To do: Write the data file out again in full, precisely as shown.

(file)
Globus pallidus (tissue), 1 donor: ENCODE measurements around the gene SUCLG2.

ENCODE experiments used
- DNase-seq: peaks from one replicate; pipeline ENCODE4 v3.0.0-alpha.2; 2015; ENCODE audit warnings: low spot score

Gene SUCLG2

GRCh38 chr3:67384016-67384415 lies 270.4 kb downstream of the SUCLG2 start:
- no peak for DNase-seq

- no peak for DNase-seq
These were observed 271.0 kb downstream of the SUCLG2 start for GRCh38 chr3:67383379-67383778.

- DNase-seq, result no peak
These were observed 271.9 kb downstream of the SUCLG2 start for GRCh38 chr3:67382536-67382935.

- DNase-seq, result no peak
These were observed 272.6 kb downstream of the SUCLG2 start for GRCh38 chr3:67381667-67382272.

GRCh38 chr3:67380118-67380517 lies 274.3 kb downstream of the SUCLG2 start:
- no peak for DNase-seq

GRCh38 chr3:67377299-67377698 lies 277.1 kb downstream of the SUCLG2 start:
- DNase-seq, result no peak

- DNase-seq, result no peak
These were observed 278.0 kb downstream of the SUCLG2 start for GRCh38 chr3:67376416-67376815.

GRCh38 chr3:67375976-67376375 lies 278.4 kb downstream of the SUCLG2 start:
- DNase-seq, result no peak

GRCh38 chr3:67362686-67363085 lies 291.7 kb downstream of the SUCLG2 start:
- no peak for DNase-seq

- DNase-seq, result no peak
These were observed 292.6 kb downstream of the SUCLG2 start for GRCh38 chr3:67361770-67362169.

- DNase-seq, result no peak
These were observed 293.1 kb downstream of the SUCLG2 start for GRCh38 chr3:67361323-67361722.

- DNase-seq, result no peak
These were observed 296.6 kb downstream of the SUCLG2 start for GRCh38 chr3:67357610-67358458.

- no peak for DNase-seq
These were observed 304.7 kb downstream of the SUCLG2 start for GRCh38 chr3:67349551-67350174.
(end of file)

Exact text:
Globus pallidus (tissue), 1 donor: ENCODE measurements around the gene SUCLG2.

ENCODE experiments used
- DNase-seq: peaks from one replicate; pipeline ENCODE4 v3.0.0-alpha.2; 2015; ENCODE audit warnings: low spot score

Gene SUCLG2

GRCh38 chr3:67384016-67384415 lies 270.4 kb downstream of the SUCLG2 start:
- no peak for DNase-seq

- no peak for DNase-seq
These were observed 271.0 kb downstream of the SUCLG2 start for GRCh38 chr3:67383379-67383778.

- DNase-seq, result no peak
These were observed 271.9 kb downstream of the SUCLG2 start for GRCh38 chr3:67382536-67382935.

- DNase-seq, result no peak
These were observed 272.6 kb downstream of the SUCLG2 start for GRCh38 chr3:67381667-67382272.

GRCh38 chr3:67380118-67380517 lies 274.3 kb downstream of the SUCLG2 start:
- no peak for DNase-seq

GRCh38 chr3:67377299-67377698 lies 277.1 kb downstream of the SUCLG2 start:
- DNase-seq, result no peak

- DNase-seq, result no peak
These were observed 278.0 kb downstream of the SUCLG2 start for GRCh38 chr3:67376416-67376815.

GRCh38 chr3:67375976-67376375 lies 278.4 kb downstream of the SUCLG2 start:
- DNase-seq, result no peak

GRCh38 chr3:67362686-67363085 lies 291.7 kb downstream of the SUCLG2 start:
- no peak for DNase-seq

- DNase-seq, result no peak
These were observed 292.6 kb downstream of the SUCLG2 start for GRCh38 chr3:67361770-67362169.

- DNase-seq, result no peak
These were observed 293.1 kb downstream of the SUCLG2 start for GRCh38 chr3:67361323-67361722.

- DNase-seq, result no peak
These were observed 296.6 kb downstream of the SUCLG2 start for GRCh38 chr3:67357610-67358458.

- no peak for DNase-seq
These were observed 304.7 kb downstream of the SUCLG2 start for GRCh38 chr3:67349551-67350174.